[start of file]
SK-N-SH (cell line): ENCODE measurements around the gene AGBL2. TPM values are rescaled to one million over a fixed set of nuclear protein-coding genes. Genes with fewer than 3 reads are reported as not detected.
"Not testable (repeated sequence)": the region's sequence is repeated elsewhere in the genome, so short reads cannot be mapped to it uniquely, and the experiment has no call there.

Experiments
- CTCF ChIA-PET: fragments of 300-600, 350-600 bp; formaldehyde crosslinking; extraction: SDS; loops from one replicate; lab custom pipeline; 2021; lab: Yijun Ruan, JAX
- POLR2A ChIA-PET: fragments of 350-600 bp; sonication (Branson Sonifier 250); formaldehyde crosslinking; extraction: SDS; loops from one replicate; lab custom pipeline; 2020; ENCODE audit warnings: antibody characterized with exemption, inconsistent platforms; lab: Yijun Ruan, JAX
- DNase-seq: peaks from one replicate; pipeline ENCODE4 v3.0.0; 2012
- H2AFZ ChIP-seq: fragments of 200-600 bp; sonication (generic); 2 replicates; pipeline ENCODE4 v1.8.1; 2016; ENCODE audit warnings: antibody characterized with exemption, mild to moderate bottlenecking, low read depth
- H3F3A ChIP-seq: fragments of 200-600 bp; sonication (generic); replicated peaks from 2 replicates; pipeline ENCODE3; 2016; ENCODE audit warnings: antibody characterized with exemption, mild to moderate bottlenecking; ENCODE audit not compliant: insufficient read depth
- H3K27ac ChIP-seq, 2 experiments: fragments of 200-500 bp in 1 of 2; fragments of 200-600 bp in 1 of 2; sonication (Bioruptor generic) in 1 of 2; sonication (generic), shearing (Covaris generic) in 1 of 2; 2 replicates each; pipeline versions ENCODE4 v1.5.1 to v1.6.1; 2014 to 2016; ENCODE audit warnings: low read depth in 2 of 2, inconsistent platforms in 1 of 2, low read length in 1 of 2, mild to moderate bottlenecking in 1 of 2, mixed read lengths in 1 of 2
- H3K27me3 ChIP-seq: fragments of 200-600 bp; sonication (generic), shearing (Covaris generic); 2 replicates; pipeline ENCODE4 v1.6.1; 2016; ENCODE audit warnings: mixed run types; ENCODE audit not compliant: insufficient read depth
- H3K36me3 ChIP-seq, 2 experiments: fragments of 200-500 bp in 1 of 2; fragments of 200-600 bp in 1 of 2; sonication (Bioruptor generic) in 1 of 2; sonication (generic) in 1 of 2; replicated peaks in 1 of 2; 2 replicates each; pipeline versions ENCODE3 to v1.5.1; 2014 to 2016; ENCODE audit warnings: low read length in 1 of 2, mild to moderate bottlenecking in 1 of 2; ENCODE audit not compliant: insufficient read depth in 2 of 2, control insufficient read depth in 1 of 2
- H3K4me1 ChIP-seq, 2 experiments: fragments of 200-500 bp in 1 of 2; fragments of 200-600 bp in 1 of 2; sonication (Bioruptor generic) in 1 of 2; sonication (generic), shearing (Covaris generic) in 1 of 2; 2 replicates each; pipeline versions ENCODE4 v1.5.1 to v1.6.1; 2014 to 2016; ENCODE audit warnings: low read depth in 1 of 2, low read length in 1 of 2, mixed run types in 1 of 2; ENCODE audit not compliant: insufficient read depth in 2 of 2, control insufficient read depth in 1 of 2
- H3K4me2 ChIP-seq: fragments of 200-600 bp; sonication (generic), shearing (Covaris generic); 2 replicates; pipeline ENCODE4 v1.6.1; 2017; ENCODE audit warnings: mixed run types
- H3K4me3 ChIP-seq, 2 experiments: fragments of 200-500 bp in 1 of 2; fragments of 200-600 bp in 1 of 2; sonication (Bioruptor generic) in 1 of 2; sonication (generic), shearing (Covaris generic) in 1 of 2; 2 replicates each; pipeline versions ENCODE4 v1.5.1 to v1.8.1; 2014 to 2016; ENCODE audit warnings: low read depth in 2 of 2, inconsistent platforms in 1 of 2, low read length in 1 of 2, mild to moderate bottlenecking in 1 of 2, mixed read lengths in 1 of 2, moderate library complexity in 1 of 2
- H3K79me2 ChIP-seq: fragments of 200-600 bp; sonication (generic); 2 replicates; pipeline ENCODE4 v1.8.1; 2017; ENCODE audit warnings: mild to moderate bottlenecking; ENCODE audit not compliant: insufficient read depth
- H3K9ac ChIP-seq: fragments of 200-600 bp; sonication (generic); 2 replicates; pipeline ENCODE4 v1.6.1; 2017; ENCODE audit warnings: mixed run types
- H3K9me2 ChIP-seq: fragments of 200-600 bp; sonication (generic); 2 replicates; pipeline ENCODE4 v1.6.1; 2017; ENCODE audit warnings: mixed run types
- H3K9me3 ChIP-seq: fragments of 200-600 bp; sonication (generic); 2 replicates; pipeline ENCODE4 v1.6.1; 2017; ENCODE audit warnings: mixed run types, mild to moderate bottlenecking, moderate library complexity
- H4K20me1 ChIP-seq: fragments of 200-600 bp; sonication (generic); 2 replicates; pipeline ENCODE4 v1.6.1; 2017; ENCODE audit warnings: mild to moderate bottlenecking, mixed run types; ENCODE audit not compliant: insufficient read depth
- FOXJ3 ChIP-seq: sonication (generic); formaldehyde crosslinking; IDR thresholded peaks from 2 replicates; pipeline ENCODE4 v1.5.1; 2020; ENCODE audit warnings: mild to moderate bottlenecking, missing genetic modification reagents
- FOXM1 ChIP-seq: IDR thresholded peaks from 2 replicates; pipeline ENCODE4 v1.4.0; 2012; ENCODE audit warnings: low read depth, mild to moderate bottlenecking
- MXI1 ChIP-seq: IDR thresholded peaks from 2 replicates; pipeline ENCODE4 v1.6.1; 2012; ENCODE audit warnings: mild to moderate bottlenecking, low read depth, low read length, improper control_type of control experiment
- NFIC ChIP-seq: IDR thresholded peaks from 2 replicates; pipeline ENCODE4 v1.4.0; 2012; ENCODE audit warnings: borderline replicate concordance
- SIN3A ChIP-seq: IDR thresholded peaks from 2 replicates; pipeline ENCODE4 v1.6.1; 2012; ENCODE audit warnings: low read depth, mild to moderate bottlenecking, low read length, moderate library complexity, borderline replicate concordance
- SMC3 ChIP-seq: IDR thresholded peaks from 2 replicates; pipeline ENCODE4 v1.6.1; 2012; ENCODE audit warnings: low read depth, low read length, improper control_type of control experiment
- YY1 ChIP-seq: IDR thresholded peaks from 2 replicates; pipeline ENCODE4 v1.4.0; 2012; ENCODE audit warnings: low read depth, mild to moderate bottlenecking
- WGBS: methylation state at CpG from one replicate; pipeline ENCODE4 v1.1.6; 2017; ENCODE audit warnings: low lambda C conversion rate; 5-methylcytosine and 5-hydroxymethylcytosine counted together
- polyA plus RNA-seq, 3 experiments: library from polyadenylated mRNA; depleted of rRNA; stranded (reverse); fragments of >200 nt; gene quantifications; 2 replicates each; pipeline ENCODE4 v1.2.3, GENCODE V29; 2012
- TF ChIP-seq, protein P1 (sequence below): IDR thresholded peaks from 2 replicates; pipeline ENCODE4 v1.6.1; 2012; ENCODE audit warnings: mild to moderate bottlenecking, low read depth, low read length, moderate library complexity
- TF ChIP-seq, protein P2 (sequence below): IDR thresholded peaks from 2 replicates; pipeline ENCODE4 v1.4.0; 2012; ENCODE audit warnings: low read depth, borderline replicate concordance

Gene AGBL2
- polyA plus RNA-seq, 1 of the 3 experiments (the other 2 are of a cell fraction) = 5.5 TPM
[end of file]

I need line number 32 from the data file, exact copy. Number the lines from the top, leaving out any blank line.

- polyA plus RNA-seq, 1 of the 3 experiments (the other 2 are of a cell fraction) = 5.5 TPM